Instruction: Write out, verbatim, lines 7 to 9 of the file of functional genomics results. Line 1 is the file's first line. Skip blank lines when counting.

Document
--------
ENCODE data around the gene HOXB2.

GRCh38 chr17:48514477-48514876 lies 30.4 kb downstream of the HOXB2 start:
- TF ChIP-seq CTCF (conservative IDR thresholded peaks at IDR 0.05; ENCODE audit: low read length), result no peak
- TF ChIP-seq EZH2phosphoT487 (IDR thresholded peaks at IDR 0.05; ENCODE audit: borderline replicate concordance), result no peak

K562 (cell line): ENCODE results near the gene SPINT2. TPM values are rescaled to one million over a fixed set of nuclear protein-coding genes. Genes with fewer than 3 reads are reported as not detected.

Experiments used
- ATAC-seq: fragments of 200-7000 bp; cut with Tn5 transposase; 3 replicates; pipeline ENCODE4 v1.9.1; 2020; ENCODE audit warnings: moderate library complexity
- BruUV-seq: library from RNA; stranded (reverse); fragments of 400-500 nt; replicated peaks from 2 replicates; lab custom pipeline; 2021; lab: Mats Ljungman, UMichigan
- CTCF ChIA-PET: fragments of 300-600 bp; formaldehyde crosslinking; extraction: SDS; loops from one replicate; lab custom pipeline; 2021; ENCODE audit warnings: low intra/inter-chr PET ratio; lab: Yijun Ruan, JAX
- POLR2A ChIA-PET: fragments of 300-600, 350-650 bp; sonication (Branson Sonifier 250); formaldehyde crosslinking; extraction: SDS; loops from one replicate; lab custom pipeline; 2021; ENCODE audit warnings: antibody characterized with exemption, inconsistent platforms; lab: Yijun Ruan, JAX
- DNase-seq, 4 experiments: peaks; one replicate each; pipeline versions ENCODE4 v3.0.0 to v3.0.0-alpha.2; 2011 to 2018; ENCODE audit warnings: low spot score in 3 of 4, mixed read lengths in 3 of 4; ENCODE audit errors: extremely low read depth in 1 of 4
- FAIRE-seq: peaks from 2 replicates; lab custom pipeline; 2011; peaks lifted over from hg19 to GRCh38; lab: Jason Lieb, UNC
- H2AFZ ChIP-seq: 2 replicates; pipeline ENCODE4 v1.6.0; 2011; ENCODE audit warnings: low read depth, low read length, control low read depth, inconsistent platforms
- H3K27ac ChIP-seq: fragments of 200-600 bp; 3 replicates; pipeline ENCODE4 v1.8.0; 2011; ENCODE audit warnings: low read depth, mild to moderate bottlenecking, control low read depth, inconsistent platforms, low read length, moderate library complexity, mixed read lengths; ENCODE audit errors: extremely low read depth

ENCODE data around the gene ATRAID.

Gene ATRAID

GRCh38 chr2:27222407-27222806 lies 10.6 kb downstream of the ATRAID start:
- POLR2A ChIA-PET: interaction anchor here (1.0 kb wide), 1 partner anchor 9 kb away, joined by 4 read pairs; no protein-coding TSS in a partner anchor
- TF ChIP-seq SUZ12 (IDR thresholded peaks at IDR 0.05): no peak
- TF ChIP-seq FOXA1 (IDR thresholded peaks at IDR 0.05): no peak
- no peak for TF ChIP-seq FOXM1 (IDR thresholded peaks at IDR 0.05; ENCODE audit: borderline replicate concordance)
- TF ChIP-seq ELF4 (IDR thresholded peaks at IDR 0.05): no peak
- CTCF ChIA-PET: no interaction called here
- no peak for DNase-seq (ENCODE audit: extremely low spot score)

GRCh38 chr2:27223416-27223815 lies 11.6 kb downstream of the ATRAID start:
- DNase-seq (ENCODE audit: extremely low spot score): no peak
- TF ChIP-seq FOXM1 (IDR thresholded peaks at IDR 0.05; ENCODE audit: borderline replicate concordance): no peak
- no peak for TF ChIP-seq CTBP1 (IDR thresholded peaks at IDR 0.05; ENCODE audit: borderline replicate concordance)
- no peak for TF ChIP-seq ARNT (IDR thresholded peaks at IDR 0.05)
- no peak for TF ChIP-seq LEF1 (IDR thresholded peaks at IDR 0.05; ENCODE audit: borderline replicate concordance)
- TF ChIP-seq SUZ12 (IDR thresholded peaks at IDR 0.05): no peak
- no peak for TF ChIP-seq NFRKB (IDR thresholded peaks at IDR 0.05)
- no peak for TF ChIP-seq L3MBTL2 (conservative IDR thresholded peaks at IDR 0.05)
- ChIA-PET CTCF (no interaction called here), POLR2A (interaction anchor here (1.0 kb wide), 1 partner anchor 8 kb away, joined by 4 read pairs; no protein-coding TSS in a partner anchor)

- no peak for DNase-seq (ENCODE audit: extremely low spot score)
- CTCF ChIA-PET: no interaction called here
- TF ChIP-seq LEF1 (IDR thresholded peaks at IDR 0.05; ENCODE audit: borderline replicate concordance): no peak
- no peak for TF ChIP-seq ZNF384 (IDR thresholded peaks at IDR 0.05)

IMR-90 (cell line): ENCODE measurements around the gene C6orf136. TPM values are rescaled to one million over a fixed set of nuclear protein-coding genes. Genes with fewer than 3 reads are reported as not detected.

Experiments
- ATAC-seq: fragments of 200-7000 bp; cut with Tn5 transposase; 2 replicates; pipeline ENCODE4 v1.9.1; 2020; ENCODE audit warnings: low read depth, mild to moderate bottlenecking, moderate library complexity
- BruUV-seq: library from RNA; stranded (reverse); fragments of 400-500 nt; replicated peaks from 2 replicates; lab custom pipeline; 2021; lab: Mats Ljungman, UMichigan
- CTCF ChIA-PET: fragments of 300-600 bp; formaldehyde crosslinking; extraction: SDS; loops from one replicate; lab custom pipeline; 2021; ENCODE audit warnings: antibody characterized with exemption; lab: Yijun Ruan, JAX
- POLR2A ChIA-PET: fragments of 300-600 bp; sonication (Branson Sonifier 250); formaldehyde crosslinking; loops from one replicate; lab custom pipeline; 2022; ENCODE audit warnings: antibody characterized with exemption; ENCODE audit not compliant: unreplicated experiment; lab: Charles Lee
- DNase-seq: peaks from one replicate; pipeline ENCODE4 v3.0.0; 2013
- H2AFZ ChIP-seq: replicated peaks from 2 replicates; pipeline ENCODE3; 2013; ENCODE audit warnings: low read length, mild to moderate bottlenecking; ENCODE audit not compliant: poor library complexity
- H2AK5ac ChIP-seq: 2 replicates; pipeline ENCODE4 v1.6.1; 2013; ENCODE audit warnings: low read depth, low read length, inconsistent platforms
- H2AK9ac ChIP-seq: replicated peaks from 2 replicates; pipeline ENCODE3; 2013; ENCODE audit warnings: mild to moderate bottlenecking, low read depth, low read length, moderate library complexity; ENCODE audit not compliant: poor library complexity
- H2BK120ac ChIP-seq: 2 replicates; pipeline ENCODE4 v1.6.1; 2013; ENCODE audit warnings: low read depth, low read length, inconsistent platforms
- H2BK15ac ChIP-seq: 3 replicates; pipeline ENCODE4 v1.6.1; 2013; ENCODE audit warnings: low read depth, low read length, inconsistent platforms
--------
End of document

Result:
- ATAC-seq: fragments of 200-7000 bp; cut with Tn5 transposase; 3 replicates; pipeline ENCODE4 v1.9.1; 2020; ENCODE audit warnings: moderate library complexity
- BruUV-seq: library from RNA; stranded (reverse); fragments of 400-500 nt; replicated peaks from 2 replicates; lab custom pipeline; 2021; lab: Mats Ljungman, UMichigan
- CTCF ChIA-PET: fragments of 300-600 bp; formaldehyde crosslinking; extraction: SDS; loops from one replicate; lab custom pipeline; 2021; ENCODE audit warnings: low intra/inter-chr PET ratio; lab: Yijun Ruan, JAX